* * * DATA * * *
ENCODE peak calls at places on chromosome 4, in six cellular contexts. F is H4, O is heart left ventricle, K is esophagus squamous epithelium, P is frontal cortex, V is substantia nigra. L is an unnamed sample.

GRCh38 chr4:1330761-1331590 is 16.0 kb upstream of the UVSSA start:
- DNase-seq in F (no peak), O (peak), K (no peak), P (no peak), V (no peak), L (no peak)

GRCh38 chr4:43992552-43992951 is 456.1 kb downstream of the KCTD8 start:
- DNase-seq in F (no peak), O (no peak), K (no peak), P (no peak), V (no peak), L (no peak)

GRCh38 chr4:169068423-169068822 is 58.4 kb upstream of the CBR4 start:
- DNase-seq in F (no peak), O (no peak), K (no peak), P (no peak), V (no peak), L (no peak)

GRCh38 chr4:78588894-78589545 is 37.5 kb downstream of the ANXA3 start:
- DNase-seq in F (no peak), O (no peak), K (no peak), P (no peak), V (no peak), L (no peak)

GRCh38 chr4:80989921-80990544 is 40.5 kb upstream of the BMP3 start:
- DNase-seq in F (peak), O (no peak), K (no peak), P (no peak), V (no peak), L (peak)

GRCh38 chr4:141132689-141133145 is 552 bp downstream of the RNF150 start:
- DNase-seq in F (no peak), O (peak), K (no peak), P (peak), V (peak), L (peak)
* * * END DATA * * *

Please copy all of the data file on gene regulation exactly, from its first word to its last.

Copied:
ENCODE peak calls at places on chromosome 4, in six cellular contexts. F is H4, O is heart left ventricle, K is esophagus squamous epithelium, P is frontal cortex, V is substantia nigra. L is an unnamed sample.

GRCh38 chr4:1330761-1331590 is 16.0 kb upstream of the UVSSA start:
- DNase-seq in F (no peak), O (peak), K (no peak), P (no peak), V (no peak), L (no peak)

GRCh38 chr4:43992552-43992951 is 456.1 kb downstream of the KCTD8 start:
- DNase-seq in F (no peak), O (no peak), K (no peak), P (no peak), V (no peak), L (no peak)

GRCh38 chr4:169068423-169068822 is 58.4 kb upstream of the CBR4 start:
- DNase-seq in F (no peak), O (no peak), K (no peak), P (no peak), V (no peak), L (no peak)

GRCh38 chr4:78588894-78589545 is 37.5 kb downstream of the ANXA3 start:
- DNase-seq in F (no peak), O (no peak), K (no peak), P (no peak), V (no peak), L (no peak)

GRCh38 chr4:80989921-80990544 is 40.5 kb upstream of the BMP3 start:
- DNase-seq in F (peak), O (no peak), K (no peak), P (no peak), V (no peak), L (peak)

GRCh38 chr4:141132689-141133145 is 552 bp downstream of the RNF150 start:
- DNase-seq in F (no peak), O (peak), K (no peak), P (peak), V (peak), L (peak)